Preparatory work for setting-up Take-A-Stake Fund for SMEs in WASH and linked sectors
With our support, the Take-A-Stake Foundation aims to set-up a new Impact Investment Fund for small and medium-sized enterprises (SMEs) in the water, sanitation and waste sector in developing countries and emerging markets, linked to related sectors including renewable energy, agriculture and health. The initial idea is to start in Kenya, Uganda and India and expanding to other countries at a later stage. The companies involved are complementary to local utilities and centralised solutions in the countries. They can specifically serve the last mile, low income and marginalised communities.
The main objective of the fund is to mobilise investments in SMEs to strengthen and upscale the supply and value chain of water and sanitation services, resulting in more and better quality of products and services. At the same time these SMEs will contribute to regional economic growth and employment.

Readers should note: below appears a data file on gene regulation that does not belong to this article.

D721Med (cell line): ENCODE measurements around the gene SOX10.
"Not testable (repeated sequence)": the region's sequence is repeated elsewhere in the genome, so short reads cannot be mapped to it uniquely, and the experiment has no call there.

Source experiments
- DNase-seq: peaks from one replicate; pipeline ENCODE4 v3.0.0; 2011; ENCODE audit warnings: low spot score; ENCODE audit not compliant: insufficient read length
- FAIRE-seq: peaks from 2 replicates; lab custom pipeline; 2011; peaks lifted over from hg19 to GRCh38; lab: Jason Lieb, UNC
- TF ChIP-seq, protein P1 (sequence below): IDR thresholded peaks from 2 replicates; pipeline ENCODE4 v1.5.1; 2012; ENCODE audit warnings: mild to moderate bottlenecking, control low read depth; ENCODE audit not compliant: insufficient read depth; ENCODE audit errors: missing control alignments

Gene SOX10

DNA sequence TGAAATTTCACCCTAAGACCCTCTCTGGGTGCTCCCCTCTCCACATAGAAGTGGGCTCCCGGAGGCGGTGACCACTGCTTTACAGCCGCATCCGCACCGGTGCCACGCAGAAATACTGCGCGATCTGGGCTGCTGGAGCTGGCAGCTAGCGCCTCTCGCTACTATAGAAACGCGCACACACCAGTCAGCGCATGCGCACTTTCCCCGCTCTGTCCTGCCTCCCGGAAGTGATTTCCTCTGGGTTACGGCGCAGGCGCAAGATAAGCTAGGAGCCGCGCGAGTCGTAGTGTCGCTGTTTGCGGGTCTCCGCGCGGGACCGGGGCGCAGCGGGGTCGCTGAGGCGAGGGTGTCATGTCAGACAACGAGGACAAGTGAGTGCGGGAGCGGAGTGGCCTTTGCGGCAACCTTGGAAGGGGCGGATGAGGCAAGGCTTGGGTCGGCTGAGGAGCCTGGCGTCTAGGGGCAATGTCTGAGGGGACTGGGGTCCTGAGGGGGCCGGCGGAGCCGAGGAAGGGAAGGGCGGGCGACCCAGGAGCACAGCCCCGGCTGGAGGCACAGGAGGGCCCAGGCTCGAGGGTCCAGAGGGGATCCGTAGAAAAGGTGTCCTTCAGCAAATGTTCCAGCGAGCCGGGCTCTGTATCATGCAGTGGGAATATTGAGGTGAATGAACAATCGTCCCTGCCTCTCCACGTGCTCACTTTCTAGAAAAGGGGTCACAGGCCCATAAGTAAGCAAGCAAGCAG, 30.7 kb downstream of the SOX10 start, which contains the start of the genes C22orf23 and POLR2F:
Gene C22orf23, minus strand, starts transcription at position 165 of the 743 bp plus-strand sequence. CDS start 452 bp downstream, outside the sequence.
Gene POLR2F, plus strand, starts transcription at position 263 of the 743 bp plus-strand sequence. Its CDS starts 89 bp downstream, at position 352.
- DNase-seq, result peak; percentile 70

Within the diverse SME segment in the three countries, Take-A-Stake targets the so-called Small and Growing Businesses (SGBs) that can play a much larger role to strengthen the sustainable growth of local economies and generate jobs in low-income communities. The overall issue here is that, even with having good track records in place, in many cases SGBs lack access to capital. To address this challenge, Take-A-Stake will:
In this programme, the Take-A-Stake Foundation has the role of mobilising investments for the entrepreneurs, while we, together with FINISH, work on demand creation for sanitation, business development and strengthening local (institutional) systems. More specifically, our activities between 2017 & 2018 included:
The groundwork for starting lending to SGBs in Uganda, Kenya and India has been done. As a next step the aim is to start with initial investments within a Pilot project. Once the Take-A-Stake Fund would be successfully incubated, the lifespan would be at least 10 years to contribute to sustainable regional economic growth and employment.
Funded by SIDA